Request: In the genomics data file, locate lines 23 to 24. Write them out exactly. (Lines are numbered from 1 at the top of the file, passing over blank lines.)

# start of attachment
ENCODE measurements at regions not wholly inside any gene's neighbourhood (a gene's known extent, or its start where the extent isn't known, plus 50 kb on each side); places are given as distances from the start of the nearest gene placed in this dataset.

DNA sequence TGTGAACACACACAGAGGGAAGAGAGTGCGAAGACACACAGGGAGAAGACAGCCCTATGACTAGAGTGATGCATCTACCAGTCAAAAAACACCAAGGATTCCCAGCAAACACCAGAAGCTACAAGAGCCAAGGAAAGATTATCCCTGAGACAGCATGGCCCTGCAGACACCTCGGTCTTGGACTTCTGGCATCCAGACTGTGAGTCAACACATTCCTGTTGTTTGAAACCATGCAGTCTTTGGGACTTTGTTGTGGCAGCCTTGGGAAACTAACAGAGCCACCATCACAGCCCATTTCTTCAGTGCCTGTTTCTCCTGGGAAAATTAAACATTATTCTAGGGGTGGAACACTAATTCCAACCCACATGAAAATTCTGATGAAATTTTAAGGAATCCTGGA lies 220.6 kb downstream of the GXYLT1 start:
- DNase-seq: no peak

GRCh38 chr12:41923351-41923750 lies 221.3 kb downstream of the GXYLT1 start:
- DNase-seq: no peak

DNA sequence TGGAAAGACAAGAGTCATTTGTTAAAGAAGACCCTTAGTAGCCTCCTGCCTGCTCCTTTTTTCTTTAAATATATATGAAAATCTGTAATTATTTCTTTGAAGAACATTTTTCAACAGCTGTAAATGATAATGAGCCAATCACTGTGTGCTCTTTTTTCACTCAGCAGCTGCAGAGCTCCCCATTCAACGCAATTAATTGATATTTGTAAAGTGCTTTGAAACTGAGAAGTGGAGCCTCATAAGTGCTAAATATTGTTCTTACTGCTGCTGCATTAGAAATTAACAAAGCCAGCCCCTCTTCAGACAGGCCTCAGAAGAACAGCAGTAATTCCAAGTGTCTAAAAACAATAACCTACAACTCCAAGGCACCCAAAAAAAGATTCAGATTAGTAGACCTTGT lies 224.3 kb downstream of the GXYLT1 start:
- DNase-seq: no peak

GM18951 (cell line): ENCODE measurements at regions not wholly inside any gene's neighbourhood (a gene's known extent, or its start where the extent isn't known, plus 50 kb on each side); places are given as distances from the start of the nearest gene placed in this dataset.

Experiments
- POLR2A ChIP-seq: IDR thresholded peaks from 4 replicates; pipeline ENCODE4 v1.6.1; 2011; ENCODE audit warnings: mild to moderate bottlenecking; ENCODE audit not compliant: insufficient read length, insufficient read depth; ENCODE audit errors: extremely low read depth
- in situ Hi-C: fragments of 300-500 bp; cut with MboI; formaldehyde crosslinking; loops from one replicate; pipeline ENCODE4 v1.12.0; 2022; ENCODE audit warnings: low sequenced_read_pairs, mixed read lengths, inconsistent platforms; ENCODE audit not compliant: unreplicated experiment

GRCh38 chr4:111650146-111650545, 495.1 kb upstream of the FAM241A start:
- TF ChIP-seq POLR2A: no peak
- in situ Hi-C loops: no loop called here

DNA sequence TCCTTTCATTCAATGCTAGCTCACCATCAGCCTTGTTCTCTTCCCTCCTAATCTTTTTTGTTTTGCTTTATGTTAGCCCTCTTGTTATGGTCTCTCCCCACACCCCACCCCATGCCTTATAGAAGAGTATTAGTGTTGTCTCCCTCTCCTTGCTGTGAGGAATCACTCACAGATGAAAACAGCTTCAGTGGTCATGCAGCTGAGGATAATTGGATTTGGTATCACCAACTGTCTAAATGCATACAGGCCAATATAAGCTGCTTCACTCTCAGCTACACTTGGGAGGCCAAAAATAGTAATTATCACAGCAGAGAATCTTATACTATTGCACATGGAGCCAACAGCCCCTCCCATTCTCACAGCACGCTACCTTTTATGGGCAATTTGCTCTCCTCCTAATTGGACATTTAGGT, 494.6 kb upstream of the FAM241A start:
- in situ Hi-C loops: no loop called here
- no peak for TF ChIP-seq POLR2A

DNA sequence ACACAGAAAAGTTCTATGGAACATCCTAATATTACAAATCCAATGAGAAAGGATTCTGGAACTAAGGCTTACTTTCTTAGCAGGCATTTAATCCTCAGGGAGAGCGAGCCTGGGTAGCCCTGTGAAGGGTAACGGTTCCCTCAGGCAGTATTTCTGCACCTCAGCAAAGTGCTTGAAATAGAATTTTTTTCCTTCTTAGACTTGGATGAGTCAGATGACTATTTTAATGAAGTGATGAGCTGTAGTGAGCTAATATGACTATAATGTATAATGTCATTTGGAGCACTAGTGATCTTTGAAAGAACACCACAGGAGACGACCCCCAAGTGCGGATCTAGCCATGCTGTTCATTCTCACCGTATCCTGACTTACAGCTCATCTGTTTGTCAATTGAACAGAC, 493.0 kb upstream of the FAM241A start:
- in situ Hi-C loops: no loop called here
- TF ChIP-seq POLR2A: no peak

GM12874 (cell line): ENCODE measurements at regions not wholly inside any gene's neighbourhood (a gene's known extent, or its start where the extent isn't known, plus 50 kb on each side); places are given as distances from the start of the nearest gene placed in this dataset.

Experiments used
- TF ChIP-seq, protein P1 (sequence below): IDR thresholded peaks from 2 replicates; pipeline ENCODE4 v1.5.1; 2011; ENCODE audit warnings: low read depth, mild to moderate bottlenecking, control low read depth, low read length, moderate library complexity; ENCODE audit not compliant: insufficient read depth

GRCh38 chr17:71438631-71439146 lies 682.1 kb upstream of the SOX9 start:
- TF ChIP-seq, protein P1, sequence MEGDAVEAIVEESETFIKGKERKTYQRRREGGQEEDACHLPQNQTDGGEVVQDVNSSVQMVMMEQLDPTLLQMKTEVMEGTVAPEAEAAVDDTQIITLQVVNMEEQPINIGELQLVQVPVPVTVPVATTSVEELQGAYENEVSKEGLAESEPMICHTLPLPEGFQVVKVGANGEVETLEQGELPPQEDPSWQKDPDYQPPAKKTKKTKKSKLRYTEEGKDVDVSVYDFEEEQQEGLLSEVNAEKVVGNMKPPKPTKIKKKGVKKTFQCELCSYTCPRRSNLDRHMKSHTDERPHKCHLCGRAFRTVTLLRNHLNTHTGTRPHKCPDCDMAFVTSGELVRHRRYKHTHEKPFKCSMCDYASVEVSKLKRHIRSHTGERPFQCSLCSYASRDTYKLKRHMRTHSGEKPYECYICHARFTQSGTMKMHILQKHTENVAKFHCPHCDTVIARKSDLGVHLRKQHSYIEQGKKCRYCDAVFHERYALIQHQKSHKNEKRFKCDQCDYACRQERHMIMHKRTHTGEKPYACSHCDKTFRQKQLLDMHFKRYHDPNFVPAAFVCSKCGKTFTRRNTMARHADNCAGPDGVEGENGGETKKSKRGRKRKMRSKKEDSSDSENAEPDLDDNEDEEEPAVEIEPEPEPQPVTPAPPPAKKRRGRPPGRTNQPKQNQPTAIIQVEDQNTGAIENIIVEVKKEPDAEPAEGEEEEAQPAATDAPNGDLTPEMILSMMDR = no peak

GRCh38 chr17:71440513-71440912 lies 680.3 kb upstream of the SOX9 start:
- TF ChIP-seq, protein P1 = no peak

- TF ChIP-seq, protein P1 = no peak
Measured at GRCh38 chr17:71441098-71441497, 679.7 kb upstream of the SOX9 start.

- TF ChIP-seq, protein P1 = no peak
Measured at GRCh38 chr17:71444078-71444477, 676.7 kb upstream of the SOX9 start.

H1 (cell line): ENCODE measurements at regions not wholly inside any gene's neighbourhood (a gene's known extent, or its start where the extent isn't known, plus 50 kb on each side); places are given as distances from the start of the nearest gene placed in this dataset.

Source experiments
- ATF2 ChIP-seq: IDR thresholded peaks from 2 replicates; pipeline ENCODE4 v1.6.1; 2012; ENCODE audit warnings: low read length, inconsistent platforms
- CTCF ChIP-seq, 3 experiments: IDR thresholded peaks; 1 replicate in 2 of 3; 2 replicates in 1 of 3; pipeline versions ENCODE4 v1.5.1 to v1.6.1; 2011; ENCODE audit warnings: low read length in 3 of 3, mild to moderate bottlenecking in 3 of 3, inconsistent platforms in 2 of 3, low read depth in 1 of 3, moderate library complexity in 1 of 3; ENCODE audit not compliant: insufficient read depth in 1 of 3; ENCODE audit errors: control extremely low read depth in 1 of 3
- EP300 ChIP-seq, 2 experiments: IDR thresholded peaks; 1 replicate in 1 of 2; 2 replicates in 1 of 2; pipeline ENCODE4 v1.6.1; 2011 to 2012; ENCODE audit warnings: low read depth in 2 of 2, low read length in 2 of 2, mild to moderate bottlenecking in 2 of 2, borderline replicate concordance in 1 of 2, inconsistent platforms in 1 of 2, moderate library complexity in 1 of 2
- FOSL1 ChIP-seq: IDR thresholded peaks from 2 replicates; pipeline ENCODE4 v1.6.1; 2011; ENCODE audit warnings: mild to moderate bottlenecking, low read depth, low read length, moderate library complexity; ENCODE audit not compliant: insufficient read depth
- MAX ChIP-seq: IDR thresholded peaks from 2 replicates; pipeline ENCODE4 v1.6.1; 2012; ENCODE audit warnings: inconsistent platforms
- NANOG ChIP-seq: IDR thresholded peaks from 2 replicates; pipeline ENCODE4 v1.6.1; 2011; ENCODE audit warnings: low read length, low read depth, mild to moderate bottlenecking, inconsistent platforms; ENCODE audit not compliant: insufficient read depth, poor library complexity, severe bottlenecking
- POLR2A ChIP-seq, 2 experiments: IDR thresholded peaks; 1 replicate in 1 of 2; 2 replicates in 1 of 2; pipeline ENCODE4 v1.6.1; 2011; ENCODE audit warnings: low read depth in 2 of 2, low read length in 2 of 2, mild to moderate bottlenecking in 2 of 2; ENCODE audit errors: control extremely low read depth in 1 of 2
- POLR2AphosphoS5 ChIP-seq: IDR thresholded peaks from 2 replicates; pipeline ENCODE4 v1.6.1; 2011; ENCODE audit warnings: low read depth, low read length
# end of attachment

- TF ChIP-seq, protein P1 (sequence below): IDR thresholded peaks from 2 replicates; pipeline ENCODE4 v1.5.1; 2011; ENCODE audit warnings: low read depth, mild to moderate bottlenecking, control low read depth, low read length, moderate library complexity; ENCODE audit not compliant: insufficient read depth

GRCh38 chr17:71438631-71439146 lies 682.1 kb upstream of the SOX9 start: